We’re all well-versed in the Golden Rule: Treat others how you wish to be treated.

But what about a lesser-known, differently hued law?

“The Platinum Rule is to treat others how they wish to be treated,” said Jackie Insinger, a Denver-based leadership and team dynamics coach and owner of Insinger Insights.

Insinger and Kaley Warner Klemp, a Boulder-based expert in small-group dynamics and leadership development, founded Enjoy Success a year ago to accelerate women leaders’ growth. During Women’s Weekend of Wellness at The Broadmoor March 7 through 10, they’ll work to help women identify their values, increase their confidence and decipher their “superpowers” for better performance and fulfillment.

There’s no escaping the romance that infiltrates February, thanks to Valentine’s Day, a holiday equally loved and loathed.

Whichever camp you’re in, it can’t hurt to brush up on a few relationship skills.

Insinger is big on “courageous communication.” That doesn’t mean asking how somebody’s day was. It’s more about the questions that often go unasked. For example, when somebody’s upset, it’s checking in with, “What do you need right now?”

“It’s — instead of what you think is helpful or would help you — asking: ‘How are you feeling about this? How can I help you?’ Somebody could surprise you and say, ‘I just need you to sit next to me,’ or ‘I need some time alone,’ or ‘I need some teamwork on this,’ or ‘Just listen without giving me advice.’”

Successful relationships require being present with each other and tuning in. The No. 1 reason couples come to Insinger is to connect on a deeper level and learn how to support each other and be supported. It can be challenging with the day-to-day chaos we all face, but it’s non-negotiable if a couple want to make it work.

“It’s not about a certain amount of time or way to do it, “ said Insinger. “Some people can spend three hours on a hike, or watch a show together or have a date night. It’s whatever works for you. You just have to prioritize that relationship.”

Some folks believe the first few years of a relationship should be easy. But a relationship takes energy, even in its infancy, which doesn’t necessarily mean it’s not meant to be, she said.

But, “If there’s a lot of trouble, and you don’t alight on values and goals and how you want your life to be, those are big things. And then, yes, I see them as a red flag.”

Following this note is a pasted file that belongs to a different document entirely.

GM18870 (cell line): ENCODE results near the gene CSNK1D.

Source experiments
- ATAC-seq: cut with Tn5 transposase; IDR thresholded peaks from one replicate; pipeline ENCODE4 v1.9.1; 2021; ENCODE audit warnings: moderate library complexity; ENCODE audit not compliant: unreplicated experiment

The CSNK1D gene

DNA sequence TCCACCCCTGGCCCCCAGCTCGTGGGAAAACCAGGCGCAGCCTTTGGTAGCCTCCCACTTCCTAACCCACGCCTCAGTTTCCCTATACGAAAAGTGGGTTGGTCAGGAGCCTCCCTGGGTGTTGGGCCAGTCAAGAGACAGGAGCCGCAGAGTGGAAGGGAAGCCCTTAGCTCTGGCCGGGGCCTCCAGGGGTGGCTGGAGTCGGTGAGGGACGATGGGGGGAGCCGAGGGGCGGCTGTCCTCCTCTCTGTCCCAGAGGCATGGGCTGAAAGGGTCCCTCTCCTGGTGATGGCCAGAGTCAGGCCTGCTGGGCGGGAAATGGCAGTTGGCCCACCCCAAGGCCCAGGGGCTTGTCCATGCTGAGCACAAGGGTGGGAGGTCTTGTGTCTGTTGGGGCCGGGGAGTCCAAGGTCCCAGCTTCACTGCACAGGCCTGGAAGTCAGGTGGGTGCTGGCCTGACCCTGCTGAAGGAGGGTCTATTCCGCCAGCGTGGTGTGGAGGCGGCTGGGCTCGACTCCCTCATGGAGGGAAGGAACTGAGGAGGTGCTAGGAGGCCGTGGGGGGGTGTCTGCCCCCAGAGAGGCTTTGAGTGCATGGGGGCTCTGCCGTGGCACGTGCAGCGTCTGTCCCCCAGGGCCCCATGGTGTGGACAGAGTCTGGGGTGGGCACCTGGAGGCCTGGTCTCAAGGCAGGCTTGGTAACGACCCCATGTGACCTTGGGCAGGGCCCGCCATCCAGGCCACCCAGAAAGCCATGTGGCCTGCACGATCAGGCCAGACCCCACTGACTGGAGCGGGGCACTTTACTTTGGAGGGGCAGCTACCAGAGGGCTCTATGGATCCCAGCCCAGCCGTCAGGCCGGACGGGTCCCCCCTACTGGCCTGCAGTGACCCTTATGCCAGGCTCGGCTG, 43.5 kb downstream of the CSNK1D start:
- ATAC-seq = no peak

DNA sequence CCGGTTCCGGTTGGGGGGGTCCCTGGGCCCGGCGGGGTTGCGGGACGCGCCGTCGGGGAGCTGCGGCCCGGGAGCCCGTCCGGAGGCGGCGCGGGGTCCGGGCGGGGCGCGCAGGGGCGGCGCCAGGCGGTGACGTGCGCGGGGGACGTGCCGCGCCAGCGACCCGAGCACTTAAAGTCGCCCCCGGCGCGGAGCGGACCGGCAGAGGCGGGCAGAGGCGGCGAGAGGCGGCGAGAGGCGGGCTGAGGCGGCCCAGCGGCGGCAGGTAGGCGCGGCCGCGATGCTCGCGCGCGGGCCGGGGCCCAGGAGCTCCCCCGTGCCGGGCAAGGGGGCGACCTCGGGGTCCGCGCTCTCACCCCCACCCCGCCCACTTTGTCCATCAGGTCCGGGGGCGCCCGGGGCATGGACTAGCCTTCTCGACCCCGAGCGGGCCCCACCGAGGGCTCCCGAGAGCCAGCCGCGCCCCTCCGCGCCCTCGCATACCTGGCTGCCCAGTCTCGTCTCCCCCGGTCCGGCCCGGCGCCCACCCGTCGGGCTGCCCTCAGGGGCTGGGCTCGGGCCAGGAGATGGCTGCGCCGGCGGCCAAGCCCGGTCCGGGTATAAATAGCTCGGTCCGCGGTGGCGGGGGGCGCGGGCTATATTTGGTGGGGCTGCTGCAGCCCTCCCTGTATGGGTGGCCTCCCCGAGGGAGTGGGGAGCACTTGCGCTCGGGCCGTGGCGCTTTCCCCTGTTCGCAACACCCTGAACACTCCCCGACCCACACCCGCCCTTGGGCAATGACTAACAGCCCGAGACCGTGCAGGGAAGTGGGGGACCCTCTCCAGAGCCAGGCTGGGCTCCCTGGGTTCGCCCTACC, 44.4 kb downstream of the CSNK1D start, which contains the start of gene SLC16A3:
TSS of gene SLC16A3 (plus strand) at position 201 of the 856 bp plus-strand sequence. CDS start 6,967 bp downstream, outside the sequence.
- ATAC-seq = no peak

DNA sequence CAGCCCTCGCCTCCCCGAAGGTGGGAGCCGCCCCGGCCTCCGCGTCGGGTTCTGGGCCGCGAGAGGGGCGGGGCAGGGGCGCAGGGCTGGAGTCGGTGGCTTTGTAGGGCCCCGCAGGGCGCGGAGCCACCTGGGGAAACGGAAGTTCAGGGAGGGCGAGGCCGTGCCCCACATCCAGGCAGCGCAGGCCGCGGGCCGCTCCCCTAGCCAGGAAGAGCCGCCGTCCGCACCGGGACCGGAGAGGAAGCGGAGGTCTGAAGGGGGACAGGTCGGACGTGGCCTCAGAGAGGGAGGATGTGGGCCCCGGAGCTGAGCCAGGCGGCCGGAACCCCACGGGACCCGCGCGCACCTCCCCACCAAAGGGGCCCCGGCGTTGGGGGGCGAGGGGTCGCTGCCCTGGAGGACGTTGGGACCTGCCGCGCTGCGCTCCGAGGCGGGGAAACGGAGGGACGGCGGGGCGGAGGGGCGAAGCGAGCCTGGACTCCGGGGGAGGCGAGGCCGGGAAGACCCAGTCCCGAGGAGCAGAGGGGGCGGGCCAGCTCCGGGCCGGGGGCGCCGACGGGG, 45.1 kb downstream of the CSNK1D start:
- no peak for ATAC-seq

Another big misstep is expecting to see eye-to-eye forever. Sure, everyone’s got their rose-colored glasses on at the start, when you agree on everything, and the future seems golden. But then life happens, you disagree on some things, and it terrifies you. This doesn’t means the relationship is doomed, Insinger said. It’s all part of the process.

“We change and evolve, but the expectation is that we still see things the same way. We’re supposed to grow and change. We support it in our friends, kids, peers, co-workers, everybody but the person you chose to spend your life with. It’s scary to think they’re going to change.”

She encourages people to go into the relationship knowing that the other person is bound to evolve, and the solution is to keep recommitting .

“Keep building that bridge and reconnecting and remarrying,” she said. “It’s not as if we’re going to get through this, but how we’re going to get through this. Knowing this is part of the journey.”

If both people are willing, rarely will the relationship fail.

“In my experience, if both partners want to remarry their spouse, there’s great success all the time,” Insinger said. “It’s both people tuning in and knowing it’s not always easy. You have to put in the work to reconnect. But if one person isn’t willing, the other can’t carry it on their own.”

Contact the writer: 636-0270

A&E and features reporter

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